The Washington Post is looking at how plastic bag companies in Texas and South Carolina are bullying U.S. states and cities into continuing to use over 100 billion single-use plastic bags a year, despite the fact that they never biodegrade and are contributing to the killing of one million seabirds and 100,000 marine mammals and sea turtles annually, according to the Monterey Bay Aquarium.
The Post article takes a look at the coastal community of Tybee Island in Georgia. The small community is trying to ban the flimsy bags, which blow around and litter their tourist friendly beaches. So Big Plastic went to the Georgia state legislature for help.
"SB 139, which passed 32-19 Thursday, wouldn’t just outlaw local bans on plastic bags," the article explains. "It would bar cities from regulating 'auxiliary containers' at all, which include bags, takeout containers and throwaway cups. They could not tax these products; they could not impose fees; they could not tell people how to use them. Only the state would be able to pass laws regulating these objects."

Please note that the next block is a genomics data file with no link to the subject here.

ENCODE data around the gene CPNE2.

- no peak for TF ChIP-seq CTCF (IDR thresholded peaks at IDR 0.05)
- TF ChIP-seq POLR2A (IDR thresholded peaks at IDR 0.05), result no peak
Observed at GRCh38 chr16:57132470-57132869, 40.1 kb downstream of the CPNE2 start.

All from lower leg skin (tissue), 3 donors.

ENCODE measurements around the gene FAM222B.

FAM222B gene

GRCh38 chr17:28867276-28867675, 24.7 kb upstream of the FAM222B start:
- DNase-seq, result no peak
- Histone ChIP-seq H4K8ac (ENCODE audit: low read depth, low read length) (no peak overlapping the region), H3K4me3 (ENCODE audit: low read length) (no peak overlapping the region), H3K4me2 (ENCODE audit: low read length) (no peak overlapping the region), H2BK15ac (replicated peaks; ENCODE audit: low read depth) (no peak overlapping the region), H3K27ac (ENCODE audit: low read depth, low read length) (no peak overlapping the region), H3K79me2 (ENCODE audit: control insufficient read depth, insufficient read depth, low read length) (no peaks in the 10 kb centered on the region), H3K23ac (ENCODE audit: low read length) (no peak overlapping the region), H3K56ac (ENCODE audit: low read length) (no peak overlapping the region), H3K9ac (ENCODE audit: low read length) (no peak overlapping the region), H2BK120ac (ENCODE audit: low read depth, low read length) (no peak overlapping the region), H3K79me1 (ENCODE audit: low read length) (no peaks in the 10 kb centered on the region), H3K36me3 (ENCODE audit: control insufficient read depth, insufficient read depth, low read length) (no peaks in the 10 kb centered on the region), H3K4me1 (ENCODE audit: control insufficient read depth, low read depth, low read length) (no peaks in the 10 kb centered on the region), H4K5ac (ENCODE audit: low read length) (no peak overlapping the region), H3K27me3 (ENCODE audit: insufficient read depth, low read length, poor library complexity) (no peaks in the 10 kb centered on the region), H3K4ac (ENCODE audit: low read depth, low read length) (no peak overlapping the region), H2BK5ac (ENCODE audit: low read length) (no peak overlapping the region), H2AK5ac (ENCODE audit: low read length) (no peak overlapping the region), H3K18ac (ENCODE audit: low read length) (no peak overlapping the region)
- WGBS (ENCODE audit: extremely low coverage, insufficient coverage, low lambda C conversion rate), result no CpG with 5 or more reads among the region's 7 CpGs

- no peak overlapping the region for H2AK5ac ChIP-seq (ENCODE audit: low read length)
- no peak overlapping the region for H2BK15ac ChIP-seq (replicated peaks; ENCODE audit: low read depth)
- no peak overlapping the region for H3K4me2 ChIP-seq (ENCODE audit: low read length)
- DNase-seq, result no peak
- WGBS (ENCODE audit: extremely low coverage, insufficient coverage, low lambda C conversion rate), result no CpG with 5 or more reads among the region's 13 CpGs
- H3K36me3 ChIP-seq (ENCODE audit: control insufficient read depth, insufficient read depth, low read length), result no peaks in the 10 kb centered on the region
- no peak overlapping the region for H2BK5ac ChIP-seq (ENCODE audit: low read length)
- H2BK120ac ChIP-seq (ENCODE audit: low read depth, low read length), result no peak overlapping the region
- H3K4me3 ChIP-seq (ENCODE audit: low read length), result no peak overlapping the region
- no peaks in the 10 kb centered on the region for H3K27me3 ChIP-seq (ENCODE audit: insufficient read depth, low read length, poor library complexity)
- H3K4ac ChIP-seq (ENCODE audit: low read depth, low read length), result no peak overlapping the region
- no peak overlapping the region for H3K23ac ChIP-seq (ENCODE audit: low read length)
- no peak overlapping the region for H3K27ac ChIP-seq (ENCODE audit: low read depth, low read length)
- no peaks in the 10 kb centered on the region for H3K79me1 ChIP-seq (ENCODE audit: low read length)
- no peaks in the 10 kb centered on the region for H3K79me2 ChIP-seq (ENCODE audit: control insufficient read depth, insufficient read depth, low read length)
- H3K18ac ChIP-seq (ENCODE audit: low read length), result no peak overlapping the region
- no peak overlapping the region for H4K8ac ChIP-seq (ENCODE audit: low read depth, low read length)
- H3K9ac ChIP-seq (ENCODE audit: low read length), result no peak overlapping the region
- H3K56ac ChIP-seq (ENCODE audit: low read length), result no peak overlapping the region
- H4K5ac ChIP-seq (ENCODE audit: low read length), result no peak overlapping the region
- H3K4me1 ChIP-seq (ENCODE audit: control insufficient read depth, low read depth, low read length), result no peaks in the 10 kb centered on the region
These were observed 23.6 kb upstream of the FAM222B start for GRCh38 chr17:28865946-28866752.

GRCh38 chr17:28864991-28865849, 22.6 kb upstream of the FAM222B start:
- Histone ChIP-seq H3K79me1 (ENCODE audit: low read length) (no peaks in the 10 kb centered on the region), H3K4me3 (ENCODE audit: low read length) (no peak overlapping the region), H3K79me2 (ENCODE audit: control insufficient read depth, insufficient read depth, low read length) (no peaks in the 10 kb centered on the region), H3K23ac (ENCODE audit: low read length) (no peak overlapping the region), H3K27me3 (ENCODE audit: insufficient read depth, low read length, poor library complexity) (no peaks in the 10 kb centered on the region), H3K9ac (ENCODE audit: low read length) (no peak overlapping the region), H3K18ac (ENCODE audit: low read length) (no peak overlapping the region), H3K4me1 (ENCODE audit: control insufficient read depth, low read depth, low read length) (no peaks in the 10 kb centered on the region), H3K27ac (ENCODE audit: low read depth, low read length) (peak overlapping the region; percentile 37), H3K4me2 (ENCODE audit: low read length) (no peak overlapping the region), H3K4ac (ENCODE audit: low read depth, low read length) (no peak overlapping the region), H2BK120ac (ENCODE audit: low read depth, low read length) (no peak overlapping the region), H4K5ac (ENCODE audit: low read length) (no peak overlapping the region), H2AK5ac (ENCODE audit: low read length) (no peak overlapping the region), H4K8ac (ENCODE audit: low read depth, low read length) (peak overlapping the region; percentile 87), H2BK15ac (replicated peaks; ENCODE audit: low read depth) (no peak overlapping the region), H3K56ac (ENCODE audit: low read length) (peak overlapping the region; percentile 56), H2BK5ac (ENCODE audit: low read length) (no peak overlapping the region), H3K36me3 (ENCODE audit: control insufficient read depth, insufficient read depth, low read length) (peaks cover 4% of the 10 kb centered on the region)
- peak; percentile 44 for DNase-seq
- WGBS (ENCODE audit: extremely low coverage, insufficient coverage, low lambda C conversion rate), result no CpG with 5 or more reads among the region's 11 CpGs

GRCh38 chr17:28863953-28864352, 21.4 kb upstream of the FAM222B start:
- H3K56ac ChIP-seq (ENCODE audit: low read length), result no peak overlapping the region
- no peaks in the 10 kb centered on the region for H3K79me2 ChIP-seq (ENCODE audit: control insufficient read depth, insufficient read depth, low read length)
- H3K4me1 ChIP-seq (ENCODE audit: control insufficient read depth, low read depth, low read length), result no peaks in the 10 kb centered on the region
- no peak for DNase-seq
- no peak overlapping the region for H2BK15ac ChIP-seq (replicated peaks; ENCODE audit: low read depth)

"Our economy is based on a beachfront community," said Bill Garbett, who sits on the Tybee Island council. "We have sea turtles nesting on the beach. They easily confuse plastic bags with jellyfish. It’s up close and personal to us."
Meanwhile, in California, "The American Progressive Bag Alliance, which is supported by major plastics manufacturers, spent over $3 million on consultants and a petition management company between October and December, when it was collecting signatures. The group told the San Francisco Chronicle that plastic bags, like those handed out by restaurants and stores, are a $100 million- to $150 million-a-year business in California. That’s well worth the $3 million investment, Chronicle columnists Phil Matier and Andy Ross noted."
Join CA vs. Big Plastic to fight the American Progressive Bag Alliance's Referendum and show every state and country that California's statewide bag ban is here to stay.